The past few weeks have been crazy and demanding and rewarding and annoying and full of challenges and problems and triumphs and complete, abysmal failures … but overall more triumphs than failures.
Last weekend, we were in Cleveland, where I took a masterclass with Hubbard Street Dance. The weekend before that was HappyBirthday. The weekend before that, I was up to my neck in rehearsals.
This week, I had two rehearsals and only two ballet classes prior to today’s. Last night I made my debut as an actor-who-gets-to-talk in the third chapter of Fabled Fragments. There was also quite a bit of physical theater, made significantly more challenging by the fact that I hadn’t had a chance to rehearse with the acres of voluminous fabric that I had to wrestle on stage.
Today it was back to class with L’Ancien after almost a month. His advice to me today (besides not staring into the mirrror and second guessing-myself so freaking much: “You’ve done this a hundred thousand times; you’ve got a good brain…”) was simply to focus on the standing leg.
In the midst of all this, I encountered a kind of revelation: the height of one’s extensions depends a great deal more on the standing leg than on the free leg.
Chances are you know that already. But for the like five people out there in the world going lolwut?, here’s an explanation.
Señor BeastMode (who has also moved on … everything is changing, you guys! … but who has left us with an excellent teaching staff for the upcoming year) used to remind us that:
Proximal Stability equals distal mobility.
Wise words, those.
They’ve greatly improved a number of things about my technique, but somehow I hadn’t really applied that maxim to my extensions in adagio.
Was I afraid that if I thought about my standing leg too much, I’d lock myself down? Maybe, but probably not.
Instead, like most people, I was thinking entirely about my free leg.
Here’s the thing, though: the free leg can’t be free unless the standing leg is rooted and solid from the ground to the top of your head.
Because to give the free leg the full measure of its freedom, the standing leg must be completely secure. Otherwise, the free leg has nothing to “hang from,” as it were.
Think about it: if you imagine a tree with a wiggly spot in its trunk (and only three branches, one of which is significantly larger than the other two, because evidently it’s not much of a tree) … wait, there has to be a better analogy.
So! Disregarding the fact that the construction crane is A] in the Don’t column and B] illustrating an entirely different point, here, it actually makes an excellent illustration of a further point.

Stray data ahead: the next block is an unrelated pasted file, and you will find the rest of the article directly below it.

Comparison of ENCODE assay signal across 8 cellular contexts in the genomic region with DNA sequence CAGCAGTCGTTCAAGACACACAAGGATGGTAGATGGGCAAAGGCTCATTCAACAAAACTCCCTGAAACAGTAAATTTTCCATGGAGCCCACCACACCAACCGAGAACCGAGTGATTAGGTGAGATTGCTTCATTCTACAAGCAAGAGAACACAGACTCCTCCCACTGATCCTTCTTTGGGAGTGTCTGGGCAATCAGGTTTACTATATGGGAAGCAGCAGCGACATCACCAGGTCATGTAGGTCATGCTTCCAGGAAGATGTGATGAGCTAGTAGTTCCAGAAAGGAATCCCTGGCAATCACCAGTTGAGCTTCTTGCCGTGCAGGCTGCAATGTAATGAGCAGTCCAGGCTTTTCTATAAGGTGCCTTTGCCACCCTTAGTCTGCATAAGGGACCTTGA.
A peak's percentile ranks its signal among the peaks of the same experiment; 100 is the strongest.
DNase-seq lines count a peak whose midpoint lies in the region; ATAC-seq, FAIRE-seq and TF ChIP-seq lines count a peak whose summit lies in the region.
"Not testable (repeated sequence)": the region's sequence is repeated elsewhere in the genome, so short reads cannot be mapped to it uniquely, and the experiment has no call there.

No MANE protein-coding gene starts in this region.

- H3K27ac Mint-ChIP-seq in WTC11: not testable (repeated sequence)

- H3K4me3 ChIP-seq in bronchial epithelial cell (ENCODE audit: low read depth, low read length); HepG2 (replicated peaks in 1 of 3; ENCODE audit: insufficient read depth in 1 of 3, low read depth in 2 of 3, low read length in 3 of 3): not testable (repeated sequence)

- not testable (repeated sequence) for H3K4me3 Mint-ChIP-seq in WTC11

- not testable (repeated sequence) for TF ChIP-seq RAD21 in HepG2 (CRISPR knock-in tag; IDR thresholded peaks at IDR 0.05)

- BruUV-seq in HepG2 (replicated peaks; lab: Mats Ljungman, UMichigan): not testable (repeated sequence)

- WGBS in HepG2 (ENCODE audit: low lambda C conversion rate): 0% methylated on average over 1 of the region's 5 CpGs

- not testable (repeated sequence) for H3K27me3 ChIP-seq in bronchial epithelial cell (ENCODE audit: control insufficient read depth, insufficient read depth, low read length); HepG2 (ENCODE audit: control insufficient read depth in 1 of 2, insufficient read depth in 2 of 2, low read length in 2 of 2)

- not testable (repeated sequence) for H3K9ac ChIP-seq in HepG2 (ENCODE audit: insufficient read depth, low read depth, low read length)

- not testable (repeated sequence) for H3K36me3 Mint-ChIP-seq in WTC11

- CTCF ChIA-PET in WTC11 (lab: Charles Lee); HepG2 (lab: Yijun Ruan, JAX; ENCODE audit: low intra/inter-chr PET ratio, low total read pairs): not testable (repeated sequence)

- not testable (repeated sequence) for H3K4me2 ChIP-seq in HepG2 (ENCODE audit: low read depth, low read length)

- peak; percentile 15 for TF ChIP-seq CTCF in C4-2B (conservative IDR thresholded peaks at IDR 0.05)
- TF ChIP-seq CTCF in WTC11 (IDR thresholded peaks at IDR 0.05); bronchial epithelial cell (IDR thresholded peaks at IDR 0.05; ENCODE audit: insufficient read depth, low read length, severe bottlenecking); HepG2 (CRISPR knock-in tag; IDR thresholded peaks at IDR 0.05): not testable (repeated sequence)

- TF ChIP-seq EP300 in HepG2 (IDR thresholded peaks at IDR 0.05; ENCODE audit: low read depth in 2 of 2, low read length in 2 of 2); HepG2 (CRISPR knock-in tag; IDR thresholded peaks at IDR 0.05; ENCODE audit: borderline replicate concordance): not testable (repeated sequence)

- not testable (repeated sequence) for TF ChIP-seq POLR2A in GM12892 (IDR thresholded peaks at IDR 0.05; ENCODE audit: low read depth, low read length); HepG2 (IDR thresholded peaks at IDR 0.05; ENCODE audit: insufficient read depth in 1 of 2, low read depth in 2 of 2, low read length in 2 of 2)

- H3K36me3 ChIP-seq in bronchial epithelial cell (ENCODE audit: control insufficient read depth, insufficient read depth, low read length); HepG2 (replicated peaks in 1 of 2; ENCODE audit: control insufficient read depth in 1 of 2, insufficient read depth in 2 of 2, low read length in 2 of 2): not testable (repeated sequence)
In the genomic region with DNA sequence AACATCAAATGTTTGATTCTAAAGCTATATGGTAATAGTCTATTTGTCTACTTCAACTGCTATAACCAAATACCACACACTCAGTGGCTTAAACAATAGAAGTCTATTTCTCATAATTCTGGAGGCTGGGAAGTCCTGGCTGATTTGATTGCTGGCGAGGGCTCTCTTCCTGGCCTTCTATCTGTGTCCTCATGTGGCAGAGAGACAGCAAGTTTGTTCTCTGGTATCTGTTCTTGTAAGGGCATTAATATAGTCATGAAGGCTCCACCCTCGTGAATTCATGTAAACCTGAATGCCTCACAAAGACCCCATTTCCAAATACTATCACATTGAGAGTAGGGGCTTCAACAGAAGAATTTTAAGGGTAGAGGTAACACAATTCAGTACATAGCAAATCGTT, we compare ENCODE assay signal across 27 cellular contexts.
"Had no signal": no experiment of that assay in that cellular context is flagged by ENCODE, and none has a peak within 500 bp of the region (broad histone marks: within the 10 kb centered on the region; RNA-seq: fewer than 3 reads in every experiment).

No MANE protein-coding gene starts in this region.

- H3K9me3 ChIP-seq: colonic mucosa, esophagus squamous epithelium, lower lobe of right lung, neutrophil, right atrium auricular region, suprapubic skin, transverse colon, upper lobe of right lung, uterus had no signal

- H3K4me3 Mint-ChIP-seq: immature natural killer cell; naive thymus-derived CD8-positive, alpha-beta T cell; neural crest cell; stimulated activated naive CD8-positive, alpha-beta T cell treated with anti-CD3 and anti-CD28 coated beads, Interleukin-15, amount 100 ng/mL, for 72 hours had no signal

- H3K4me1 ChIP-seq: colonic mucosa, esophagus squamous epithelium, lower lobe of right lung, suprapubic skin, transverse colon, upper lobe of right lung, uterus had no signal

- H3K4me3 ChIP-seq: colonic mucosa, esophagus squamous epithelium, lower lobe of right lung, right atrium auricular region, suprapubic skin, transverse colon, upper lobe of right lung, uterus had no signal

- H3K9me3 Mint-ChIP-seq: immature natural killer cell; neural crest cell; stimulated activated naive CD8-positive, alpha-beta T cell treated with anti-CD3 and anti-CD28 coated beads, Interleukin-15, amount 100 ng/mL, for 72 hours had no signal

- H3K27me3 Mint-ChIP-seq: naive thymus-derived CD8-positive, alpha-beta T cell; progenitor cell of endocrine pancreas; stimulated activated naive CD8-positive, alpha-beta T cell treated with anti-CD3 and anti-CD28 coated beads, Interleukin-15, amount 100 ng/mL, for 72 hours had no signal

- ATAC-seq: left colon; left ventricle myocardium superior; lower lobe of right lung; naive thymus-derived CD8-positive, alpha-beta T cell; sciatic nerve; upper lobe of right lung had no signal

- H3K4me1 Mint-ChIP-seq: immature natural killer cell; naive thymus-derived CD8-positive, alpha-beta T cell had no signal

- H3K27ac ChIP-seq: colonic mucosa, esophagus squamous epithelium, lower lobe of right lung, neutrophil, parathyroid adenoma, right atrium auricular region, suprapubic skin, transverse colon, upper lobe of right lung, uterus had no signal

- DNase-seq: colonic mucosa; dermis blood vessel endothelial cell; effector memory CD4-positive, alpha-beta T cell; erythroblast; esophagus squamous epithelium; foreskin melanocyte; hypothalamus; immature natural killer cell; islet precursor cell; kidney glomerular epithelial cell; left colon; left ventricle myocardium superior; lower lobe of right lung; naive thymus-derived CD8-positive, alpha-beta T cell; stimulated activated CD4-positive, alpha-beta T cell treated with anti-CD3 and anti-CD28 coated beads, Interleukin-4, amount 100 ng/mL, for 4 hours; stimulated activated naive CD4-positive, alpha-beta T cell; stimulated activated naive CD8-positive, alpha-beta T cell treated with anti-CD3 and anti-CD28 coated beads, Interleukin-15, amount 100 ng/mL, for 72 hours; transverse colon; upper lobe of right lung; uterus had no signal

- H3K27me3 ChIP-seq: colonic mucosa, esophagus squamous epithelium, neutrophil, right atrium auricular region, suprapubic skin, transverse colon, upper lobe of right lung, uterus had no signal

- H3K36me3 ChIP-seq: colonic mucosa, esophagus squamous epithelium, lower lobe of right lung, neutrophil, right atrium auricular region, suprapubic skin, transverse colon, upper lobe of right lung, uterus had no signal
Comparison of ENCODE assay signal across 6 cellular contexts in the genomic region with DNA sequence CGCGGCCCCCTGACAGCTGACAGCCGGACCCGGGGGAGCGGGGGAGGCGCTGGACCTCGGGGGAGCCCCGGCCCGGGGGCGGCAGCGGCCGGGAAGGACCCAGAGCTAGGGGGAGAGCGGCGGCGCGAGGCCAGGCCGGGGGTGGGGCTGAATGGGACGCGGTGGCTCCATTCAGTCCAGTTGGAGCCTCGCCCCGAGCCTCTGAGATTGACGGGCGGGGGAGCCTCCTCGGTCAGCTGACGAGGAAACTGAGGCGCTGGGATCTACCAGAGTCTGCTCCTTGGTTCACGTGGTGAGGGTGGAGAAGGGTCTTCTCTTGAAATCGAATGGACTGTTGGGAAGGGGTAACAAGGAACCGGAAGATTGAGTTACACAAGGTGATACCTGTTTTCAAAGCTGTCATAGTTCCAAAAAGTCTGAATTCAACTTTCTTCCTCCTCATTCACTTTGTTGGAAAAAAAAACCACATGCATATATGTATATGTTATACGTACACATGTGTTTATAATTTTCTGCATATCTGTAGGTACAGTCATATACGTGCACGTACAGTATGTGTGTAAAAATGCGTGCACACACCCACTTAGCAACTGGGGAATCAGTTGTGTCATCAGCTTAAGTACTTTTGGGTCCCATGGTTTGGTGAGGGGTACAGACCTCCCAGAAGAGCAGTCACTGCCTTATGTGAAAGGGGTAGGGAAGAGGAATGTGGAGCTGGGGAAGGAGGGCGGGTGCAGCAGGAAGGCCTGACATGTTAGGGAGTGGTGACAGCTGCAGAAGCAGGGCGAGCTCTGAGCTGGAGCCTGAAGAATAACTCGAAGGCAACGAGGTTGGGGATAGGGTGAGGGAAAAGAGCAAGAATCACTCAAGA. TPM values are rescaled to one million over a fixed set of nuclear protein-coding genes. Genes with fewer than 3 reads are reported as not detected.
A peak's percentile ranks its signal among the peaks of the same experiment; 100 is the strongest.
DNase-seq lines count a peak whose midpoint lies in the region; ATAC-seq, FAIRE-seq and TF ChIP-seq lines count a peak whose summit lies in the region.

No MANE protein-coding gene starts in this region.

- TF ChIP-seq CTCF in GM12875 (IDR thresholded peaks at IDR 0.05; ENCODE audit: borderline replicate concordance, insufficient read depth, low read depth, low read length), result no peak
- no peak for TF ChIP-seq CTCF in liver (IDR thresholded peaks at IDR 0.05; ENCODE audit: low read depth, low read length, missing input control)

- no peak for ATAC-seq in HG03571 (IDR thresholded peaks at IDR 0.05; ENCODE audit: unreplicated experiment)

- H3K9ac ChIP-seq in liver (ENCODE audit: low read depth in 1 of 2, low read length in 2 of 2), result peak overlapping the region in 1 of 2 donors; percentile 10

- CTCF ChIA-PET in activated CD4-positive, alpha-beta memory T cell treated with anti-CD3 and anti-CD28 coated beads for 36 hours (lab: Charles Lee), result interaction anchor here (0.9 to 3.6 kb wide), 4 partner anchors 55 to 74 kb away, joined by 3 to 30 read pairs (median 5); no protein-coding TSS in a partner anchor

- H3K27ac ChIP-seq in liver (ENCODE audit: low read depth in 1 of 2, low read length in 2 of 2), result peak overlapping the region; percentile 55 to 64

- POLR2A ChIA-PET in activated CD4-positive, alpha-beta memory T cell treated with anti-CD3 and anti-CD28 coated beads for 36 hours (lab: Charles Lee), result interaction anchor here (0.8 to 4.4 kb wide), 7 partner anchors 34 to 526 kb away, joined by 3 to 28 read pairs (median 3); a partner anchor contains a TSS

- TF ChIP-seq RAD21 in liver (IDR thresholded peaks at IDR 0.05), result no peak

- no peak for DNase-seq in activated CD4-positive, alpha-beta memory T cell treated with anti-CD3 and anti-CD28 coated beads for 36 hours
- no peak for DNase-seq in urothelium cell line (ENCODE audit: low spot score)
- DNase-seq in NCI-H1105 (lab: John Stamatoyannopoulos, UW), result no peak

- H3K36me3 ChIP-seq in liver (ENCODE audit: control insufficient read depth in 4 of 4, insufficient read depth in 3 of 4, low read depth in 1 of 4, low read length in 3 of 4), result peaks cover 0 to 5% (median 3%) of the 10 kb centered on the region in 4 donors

- …That is: when you developpé, you must first lift your kneecap as high as you can, then extend the free leg. You’re welcome.
A construction crane cannot do its job if its base and upright aren’t stable.
If it tried, the weight of its boom—that is, its “free leg,” if you will—would tip it right the heck over.
In fact, here’s what happens when you’re a boom crane and your standing leg isn’t secure:
…And while usually things aren’t quite that dramatic in the ballet studio (especially since we’re more likely to be wiggly in the hip than unbalanced at the foot and completely rigid the rest of the way up), the difference that a secure standing leg can make in the height of your developpé … is.
Dramatic, I mean.
If your standing leg is solid, with a secure hip (this is my personal bugbear, by the way: I have loosey-goosey hips, and I will likely be fixing them for the rest of my working life), then your free leg has a fixed point against which to pivot and your entire body as a counterweight.
If your standing-side hip (or something else in your standing leg) isn’t secure, the muscles in your free leg will clamp down in an effort to hold things together. By extension, your extension will be less … you know … extensive.
This remains true, by the way, even when you reach a point at which it’s permissible to slightly open the angle of the standing hip in an extension de côte. You still begin by lifting the knee against a stable hip and extending; only at the very end do you tilt the body—as one piece, moving only in the standing-side hip—to further open the angle between the standing and the free leg.
Just as an aside, this is one of the reasons that penché must begin with the leg, and not with the back. If you begin by letting the back droop forward, it ceases to be meaningfully connected to the free leg and can no longer operate as a counterbalance.
You know this, I know this, everybody knows this … but I still do it wrong at least 40% of the time, so I’m putting myself on notice.
Anyway, L’Ancien gave me some ballet homework: hop on the YouTubes and watch the men’s graduation class of the Bolshoi Academy, and pay attention to the stability of their working legs and the way they use their adductors.
I’m not sure this is the one he meant, but it’s still a pretty solid example of exactly what he’s talking about. LOOK AT THESE RONDS, mothertruckers:
…And then roll it back to the beginning and watch the whole thing. There’s an instructive moment in which the guy on the barre at audience right (that is, on YOUR right, as the viewer) commits exactly the same sin I tend to as they take attitude: he has to put his heel down, because his standing leg isn’t stable (BTW, he looks amazing anyway), while the other guys just float there on the world’s most solid demi-pointes because they’re jerks.
Erm, I mean, because their standing legs are stable.
Anyway, there you have it: you want higher extensions? Great.
FIRST, stabilize the heck out of your standing-side hip.
THEN work on improving your active flexibility so the muscles of your free leg can work appropriately against the rest of your body.
Don’t be like me and do it the other way around, or you will also be like me in having to think about your standing hip like crazy for the rest of your natural life.
The rest, as they say, is commentary. Go and learn.